Feature Article

A clinical approach to diagnosing depression in adults

Gordon Parker



Depression and its separate clinical expressions can be diagnosed in general practice settings by screening measures, observation and refined symptom assessment, as well as by interview of corroborative witnesses, especially relatives.

Key Points

  • Depression, anxiety and grief are often regarded as synonymous, but need to be differentiated.
  • A set of probe questions enquiring about depression, lowered self-esteem and increased self-criticism will generally identify most depressed people.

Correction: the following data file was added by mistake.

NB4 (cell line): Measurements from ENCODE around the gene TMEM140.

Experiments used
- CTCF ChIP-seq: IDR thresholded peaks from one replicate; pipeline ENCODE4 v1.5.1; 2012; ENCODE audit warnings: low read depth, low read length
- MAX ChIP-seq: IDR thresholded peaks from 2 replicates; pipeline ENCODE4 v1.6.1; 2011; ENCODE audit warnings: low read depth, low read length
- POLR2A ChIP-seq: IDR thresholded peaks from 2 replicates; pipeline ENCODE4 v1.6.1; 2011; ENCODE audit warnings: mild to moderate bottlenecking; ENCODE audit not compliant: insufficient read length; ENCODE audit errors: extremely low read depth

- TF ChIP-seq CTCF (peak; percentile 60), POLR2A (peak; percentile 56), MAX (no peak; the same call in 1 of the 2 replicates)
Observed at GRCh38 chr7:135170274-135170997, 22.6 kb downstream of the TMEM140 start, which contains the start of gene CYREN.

• Normal depression is common and lasts only minutes, hours or days.
  • Clinical depression is depression with a mood state of some severity that has lasted more than two weeks and has an impairment component in functioning.
  • Patients with the melancholic subtype of clinical depression have psychomotor disturbance; patients with the psychotic subtype additionally have psychotic features; and patients with the nonmelancholic subtype have neither psychomotor nor psychotic features.